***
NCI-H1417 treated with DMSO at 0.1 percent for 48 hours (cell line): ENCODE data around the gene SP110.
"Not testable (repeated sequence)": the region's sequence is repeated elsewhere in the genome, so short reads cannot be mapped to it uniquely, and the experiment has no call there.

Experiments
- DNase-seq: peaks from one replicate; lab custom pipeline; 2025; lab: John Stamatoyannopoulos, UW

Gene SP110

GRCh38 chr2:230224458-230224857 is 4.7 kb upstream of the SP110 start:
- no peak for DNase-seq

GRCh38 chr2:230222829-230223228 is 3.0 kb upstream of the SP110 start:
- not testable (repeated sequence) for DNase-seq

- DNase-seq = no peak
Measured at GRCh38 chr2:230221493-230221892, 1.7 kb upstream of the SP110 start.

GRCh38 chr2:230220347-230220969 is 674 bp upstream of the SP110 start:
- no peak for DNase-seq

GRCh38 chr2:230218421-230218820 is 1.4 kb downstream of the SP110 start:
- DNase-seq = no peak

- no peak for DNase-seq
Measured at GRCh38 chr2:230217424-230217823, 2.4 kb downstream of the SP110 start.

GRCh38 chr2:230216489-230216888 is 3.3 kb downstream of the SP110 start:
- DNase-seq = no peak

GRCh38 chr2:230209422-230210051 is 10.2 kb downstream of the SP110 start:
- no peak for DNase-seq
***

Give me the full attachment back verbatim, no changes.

NCI-H1417 treated with DMSO at 0.1 percent for 48 hours (cell line): ENCODE data around the gene SP110.
"Not testable (repeated sequence)": the region's sequence is repeated elsewhere in the genome, so short reads cannot be mapped to it uniquely, and the experiment has no call there.

Experiments
- DNase-seq: peaks from one replicate; lab custom pipeline; 2025; lab: John Stamatoyannopoulos, UW

Gene SP110

GRCh38 chr2:230224458-230224857 is 4.7 kb upstream of the SP110 start:
- no peak for DNase-seq

GRCh38 chr2:230222829-230223228 is 3.0 kb upstream of the SP110 start:
- not testable (repeated sequence) for DNase-seq

- DNase-seq = no peak
Measured at GRCh38 chr2:230221493-230221892, 1.7 kb upstream of the SP110 start.

GRCh38 chr2:230220347-230220969 is 674 bp upstream of the SP110 start:
- no peak for DNase-seq

GRCh38 chr2:230218421-230218820 is 1.4 kb downstream of the SP110 start:
- DNase-seq = no peak

- no peak for DNase-seq
Measured at GRCh38 chr2:230217424-230217823, 2.4 kb downstream of the SP110 start.

GRCh38 chr2:230216489-230216888 is 3.3 kb downstream of the SP110 start:
- DNase-seq = no peak

GRCh38 chr2:230209422-230210051 is 10.2 kb downstream of the SP110 start:
- no peak for DNase-seq